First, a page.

CFPB will take consumer complaints public

Consumers will be able to share their gripes with financial institutions publicly on a government database, thanks to a decision from the Consumer Financial Protection Bureau.

The watchdog agency announced Thursday that it would allow consumers that submit a complaint to the CFPB and make that complaint public on the agency’s website.

The decision is a big win for consumer advocates that pushed for such an approach and a loss for the financial industry that hotly contested the notion.

{mosads}The regulator argued that publicizing such “consumer narratives” gives more perspective to specific complaints and humanizes problems they face. Of course, there is also an unsaid public shaming element to making complaints about specific banks and other institutions public.

“Today’s policy will serve to empower consumers by helping them make informed decisions and helping track trends in the consumer financial market,” CFPB Director Richard Cordray said in a statement.

But the financial industry has strongly pushed back against this idea, arguing there are better ways to provide the public with information without publicizing specific complaints. The industry has aired concerns with whether the complaints would even be accurate. And while banks would have the ability to respond to specific complaints, identifying information is stripped from the public gripes, which the industry says would make it extremely difficult to adequately respond to a particular concern.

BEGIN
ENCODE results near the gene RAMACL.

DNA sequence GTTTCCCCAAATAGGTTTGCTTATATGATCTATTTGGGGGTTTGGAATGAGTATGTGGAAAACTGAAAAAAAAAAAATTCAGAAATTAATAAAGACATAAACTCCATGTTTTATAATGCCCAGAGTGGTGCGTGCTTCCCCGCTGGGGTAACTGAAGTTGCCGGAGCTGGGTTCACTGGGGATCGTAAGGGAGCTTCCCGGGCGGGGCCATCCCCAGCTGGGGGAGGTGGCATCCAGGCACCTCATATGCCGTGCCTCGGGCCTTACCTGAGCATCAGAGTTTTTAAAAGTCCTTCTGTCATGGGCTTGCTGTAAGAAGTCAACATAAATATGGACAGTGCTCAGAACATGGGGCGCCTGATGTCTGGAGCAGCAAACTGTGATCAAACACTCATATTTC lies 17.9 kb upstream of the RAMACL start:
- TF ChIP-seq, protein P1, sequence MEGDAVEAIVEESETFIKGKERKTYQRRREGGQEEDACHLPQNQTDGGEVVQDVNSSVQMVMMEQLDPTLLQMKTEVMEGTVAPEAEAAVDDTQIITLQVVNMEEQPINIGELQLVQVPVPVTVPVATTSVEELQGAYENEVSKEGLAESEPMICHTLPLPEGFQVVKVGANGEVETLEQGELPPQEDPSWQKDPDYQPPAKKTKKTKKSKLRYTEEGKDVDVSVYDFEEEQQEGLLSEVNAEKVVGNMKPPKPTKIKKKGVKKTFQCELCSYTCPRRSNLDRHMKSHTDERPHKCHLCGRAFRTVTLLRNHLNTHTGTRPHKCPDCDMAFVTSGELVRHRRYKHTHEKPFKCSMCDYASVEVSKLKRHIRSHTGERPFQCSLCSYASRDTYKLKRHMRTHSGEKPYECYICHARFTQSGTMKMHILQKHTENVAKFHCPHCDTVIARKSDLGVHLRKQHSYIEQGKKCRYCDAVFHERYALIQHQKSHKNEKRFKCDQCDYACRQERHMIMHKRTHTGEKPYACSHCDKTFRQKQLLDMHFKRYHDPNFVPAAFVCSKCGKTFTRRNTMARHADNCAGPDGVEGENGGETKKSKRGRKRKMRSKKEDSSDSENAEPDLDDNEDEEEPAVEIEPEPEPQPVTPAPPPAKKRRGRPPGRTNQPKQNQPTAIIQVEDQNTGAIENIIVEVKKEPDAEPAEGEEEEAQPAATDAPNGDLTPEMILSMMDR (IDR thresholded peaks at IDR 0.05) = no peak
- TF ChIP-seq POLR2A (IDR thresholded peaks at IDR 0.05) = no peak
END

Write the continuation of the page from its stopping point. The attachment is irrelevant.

The Financial Services Roundtable, which represents some of the nation’s largest banks, even went so far as to launch a public campaign challenging the idea.

“Today’s action does not reflect the principles of accountability, transparency, and data-driven decision making which the Bureau professes guides its work.  This agency can do better,” said Richard Hunt, president and CEO of the Consumer Bankers Association Thursday.

The bureau has been collecting a host of complaints from consumers about financial products since it opened its doors in 2011, covering a range of services like mortgages, credit cards, and payday loans. But last summer, it began looking at releasing specific complaints from consumers along with other data it publicly releases.

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